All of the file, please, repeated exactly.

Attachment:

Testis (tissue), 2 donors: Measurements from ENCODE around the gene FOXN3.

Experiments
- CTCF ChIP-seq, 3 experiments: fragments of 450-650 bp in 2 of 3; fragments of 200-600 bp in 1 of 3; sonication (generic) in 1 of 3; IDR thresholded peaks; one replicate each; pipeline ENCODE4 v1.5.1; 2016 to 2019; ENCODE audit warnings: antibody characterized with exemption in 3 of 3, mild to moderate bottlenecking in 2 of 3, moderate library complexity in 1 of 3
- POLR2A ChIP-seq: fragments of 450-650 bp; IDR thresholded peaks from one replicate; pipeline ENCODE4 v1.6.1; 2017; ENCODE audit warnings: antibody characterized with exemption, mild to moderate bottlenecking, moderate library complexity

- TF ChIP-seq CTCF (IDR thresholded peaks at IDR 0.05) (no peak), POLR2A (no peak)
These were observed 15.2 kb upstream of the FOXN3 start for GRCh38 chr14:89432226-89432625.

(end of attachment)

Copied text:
Testis (tissue), 2 donors: Measurements from ENCODE around the gene FOXN3.

Experiments
- CTCF ChIP-seq, 3 experiments: fragments of 450-650 bp in 2 of 3; fragments of 200-600 bp in 1 of 3; sonication (generic) in 1 of 3; IDR thresholded peaks; one replicate each; pipeline ENCODE4 v1.5.1; 2016 to 2019; ENCODE audit warnings: antibody characterized with exemption in 3 of 3, mild to moderate bottlenecking in 2 of 3, moderate library complexity in 1 of 3
- POLR2A ChIP-seq: fragments of 450-650 bp; IDR thresholded peaks from one replicate; pipeline ENCODE4 v1.6.1; 2017; ENCODE audit warnings: antibody characterized with exemption, mild to moderate bottlenecking, moderate library complexity

- TF ChIP-seq CTCF (IDR thresholded peaks at IDR 0.05) (no peak), POLR2A (no peak)
These were observed 15.2 kb upstream of the FOXN3 start for GRCh38 chr14:89432226-89432625.